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When Willie Hutch Jones finished his professional basketball career and returned to Buffalo 29 years ago, a few friends approached him with an idea. They wanted to create programs to help fill a gap for kids in the city.

Not everyone could afford the registration fees for summer camps but everyone could benefit from them, whether they were elite athletes or just needed a productive outlet for their youthful exuberance.

That’s how Willie Hutch Jones Educational & Sports Programs was born.

“Initially when we started, we wanted to give things to young people who may not have the economic background to be able to pay for some of the pricey types of camps in the summer,” Jones said. “We felt we could keep it free and be one of the most unique camps in the area with a very good staff of professional people involved to teach.”

The program has expanded to year-round activities ranging from basketball to rowing to math and computer skills.

The summer program offers 15 activities at sites in Buffalo and Lackawanna. The activities for children 7-16 are free and include tennis, golf, basketball, football, baseball, chess, soccer, track and field, volleyball, rowing, math club, science club, computers, Spanish and creative dance.

The format is shaped by Jones’ experiences both as an athlete and educator. The Bishop Turner alumnus played at Vanderbilt, earning a degree in physical education. He added a master’s in sports administration from Wayne State. He was drafted in the third round in 1982 by the Los Angeles Lakers and played parts of two seasons with the then-San Diego Clippers.

He returned to Buffalo and worked at several public schools before joining the faculty at Burgard.

Jones takes his approach from the school year into the summer. The emphasis of his camps is on skill development and fundamentals, then learning how to apply them to games, competition and life.

“They all think they’re going to the NBA but they can’t dribble the ball,” Jones said. “They all have dreams of going to the NBA, but if you can’t dribble the ball, you can’t go to the next level of basketball. Many of them don’t have the basic fundamentals and that’s what we tend to stress.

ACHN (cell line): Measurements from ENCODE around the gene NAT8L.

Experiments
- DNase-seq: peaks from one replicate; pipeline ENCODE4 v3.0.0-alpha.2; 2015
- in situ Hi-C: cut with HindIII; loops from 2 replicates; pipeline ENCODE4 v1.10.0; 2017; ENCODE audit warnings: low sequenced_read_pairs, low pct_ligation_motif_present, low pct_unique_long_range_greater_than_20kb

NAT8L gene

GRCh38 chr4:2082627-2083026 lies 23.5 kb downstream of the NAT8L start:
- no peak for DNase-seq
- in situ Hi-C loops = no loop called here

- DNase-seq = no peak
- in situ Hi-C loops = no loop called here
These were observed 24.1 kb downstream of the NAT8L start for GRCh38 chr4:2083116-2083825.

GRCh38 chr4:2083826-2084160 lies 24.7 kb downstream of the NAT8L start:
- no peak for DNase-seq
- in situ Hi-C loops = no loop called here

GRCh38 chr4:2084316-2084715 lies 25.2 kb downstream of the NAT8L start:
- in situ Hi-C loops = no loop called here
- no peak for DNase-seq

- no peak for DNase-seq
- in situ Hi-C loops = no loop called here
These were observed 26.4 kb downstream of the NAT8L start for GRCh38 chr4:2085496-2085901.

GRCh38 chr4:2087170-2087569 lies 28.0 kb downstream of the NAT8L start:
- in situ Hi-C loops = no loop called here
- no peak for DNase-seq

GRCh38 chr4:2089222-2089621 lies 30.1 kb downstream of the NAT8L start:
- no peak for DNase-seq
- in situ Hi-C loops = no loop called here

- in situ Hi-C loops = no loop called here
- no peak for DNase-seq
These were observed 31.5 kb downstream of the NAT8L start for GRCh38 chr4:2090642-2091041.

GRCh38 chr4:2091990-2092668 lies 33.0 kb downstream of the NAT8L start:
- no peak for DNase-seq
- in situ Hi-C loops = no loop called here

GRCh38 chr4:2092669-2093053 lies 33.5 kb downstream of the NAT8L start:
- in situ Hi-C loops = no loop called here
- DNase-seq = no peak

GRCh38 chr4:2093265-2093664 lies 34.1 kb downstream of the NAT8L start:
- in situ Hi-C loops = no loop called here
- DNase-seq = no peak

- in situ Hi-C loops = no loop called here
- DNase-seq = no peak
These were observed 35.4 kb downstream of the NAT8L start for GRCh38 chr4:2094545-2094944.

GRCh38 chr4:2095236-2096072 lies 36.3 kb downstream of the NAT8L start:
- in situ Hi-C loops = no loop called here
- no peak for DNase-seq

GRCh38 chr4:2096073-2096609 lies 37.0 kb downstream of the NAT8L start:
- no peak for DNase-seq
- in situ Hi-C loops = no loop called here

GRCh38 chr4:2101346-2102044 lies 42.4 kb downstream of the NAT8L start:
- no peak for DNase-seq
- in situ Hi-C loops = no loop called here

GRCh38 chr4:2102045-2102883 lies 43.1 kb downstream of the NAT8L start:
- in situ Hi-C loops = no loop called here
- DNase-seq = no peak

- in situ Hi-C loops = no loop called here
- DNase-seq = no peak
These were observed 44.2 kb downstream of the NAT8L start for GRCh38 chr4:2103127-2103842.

“We teach all the kids and break it down by skill levels. We have kids coach groups and ask them what they would do as a coach in this or that situation. It makes the kids more analytical. … We teach them how to dribble, pass and think the game. If you want to just go run and play, there are other places to go for that.”

But the kids learn more than just dribbling, passing and the fundamentals particular to their sport.

The programs bring in guest speakers from the community – athletic trainers, elected officials, judges, lawyers – because not everyone is going to the NBA or getting a college scholarship. Everyone won’t make the varsity squad in high school. But these sports experiences are valuable beyond playing at any “elite” athletic level.

“We keep it real for you for two hours,” Jones said. “You may not be a good volleyball player or the best baseball player, but somebody might say something that sparks your mind, that can help you build your career further down the road.”

The non-profit organization takes donations from parents and community members while finding funding through grants and corporate sponsorship. It serves between 375 and 500 children each summer.

While the Willie Hutch Jones program is unique in its approach and commitment to remaining free, it shares some characteristics with another popular summer program for kids in the city of Buffalo, the Police Athletic League.

Buffalo P.A.L. has evolved into a year-round organization and partners with the City of Buffalo Recreation Department to offer low-cost camps and clinics. Activities offered include summer basketball leagues, baseball leagues, tennis lessons, bicycle safety programs and boxing.

“We have clinics and talk about sportsmanship,” said Orv Cott, PAL Athletic Director. “We’re also diversified. We take kids from all over the city. Kids from the East Side who have never gone to the West Side. Kids who have never interacted with suburban kids play with kids from Orchard Park and Hamburg. We’ve had kids from as far away as Dunkirk play in our leagues. The kids are exposed to different cultures, races and social and economic backgrounds.”

Buffalo P.A.L. has also worked to get kids active and involved in the community. It has partnered with Buffalo Mayor Byron Brown’s Summer Reading Challenge. It takes kids to Buffalo Bisons games and Fantasy Island. It has partnered with Independent Health on a fitness program that encourages kids to track their daily activity and food intake to create a balanced, healthy lifestyle.

“We’ve had steady growth with our programs and participation,” Cott said. “We’ve expanded in certain areas. We’ve had so many kids go through the program that when they’re 17, 18 years old, they want to stay involved and keep coming back. We have some leagues now that go up to 19 for kids who haven’t found themselves yet and need an outlet to stay involved. They’ll keep coming back and we’ll try to have them back as long as we can. But somewhere along the line, you have to cut the string, especially when money is tight.”

For information on the Willie Hutch Jones Educational & Sports Programs visit www.whjsc.org or call 912-5888.

For information on the Buffalo P.A.L. programs, visit www.buffalopal.com or call 851-4615.

email: amoritz@buffnews.com